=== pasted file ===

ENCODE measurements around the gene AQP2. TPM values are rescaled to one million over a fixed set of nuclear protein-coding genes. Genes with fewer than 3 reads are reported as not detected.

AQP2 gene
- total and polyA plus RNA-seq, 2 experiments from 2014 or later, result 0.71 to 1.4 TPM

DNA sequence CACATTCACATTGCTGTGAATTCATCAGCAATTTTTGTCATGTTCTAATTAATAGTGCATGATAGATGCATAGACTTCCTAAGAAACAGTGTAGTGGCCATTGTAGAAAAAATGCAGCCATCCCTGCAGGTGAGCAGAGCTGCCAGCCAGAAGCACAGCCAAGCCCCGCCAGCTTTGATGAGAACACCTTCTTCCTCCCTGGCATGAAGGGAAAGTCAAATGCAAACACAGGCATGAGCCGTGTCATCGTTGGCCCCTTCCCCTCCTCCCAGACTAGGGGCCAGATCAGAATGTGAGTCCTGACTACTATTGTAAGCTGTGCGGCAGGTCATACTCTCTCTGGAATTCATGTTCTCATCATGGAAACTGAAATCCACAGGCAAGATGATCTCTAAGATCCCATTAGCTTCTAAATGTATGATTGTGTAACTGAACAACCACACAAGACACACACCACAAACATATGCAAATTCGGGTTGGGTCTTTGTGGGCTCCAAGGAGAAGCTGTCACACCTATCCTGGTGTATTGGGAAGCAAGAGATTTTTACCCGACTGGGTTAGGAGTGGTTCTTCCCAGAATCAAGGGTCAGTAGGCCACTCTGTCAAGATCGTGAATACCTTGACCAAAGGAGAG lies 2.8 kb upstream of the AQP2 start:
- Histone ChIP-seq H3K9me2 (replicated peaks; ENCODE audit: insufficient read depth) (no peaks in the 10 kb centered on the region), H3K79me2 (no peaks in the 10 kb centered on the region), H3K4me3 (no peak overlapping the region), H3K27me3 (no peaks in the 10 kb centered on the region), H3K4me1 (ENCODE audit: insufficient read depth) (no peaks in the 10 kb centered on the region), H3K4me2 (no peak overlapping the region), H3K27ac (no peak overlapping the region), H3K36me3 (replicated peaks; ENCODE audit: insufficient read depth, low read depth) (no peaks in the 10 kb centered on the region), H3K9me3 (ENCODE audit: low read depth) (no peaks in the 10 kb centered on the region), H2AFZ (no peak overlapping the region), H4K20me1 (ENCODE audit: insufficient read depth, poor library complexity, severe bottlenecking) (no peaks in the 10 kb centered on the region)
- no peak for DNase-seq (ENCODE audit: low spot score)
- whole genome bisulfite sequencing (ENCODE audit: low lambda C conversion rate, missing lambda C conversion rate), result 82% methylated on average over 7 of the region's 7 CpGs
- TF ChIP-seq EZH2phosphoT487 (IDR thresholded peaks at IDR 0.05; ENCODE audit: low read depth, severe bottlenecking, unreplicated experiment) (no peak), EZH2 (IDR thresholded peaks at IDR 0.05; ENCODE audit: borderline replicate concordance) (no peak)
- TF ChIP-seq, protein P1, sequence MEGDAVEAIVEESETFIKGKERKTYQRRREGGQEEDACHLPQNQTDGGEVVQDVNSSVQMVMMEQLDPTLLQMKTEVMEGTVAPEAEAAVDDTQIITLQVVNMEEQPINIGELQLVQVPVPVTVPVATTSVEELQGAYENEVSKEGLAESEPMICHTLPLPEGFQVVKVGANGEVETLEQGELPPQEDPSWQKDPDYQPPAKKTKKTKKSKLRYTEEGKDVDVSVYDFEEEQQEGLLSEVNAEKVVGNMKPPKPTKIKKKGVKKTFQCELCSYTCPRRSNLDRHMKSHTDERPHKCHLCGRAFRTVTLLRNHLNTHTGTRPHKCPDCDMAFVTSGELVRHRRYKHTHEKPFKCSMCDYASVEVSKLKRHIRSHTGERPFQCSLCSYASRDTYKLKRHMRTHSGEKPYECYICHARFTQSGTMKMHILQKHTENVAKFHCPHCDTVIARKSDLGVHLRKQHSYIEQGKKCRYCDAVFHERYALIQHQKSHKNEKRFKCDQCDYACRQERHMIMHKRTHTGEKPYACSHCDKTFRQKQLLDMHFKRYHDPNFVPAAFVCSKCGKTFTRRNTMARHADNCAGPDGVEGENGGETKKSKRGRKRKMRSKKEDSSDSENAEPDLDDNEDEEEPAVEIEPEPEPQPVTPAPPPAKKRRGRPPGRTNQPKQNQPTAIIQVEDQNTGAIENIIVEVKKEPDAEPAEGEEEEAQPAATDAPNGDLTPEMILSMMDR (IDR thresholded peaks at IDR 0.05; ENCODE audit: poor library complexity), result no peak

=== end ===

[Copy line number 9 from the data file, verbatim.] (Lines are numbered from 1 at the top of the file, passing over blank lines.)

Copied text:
- TF ChIP-seq, protein P1, sequence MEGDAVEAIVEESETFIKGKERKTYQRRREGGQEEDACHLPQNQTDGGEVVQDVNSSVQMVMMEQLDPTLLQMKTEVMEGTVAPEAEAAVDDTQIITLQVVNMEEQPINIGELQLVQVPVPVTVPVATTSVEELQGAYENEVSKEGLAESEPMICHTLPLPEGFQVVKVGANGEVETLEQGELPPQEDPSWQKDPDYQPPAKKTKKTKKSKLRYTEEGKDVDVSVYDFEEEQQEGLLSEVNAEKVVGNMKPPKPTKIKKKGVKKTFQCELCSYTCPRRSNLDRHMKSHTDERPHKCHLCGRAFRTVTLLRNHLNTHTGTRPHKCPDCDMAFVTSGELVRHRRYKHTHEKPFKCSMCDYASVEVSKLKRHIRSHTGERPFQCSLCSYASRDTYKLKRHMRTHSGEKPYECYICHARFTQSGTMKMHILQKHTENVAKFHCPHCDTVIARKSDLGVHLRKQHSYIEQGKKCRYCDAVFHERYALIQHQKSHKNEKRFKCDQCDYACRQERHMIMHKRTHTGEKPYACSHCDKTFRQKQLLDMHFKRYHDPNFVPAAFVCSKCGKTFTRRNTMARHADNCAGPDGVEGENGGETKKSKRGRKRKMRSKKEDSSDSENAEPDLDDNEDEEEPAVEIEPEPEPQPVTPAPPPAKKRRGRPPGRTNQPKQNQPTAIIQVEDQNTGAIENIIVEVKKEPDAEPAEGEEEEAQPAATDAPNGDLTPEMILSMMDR (IDR thresholded peaks at IDR 0.05; ENCODE audit: poor library complexity), result no peak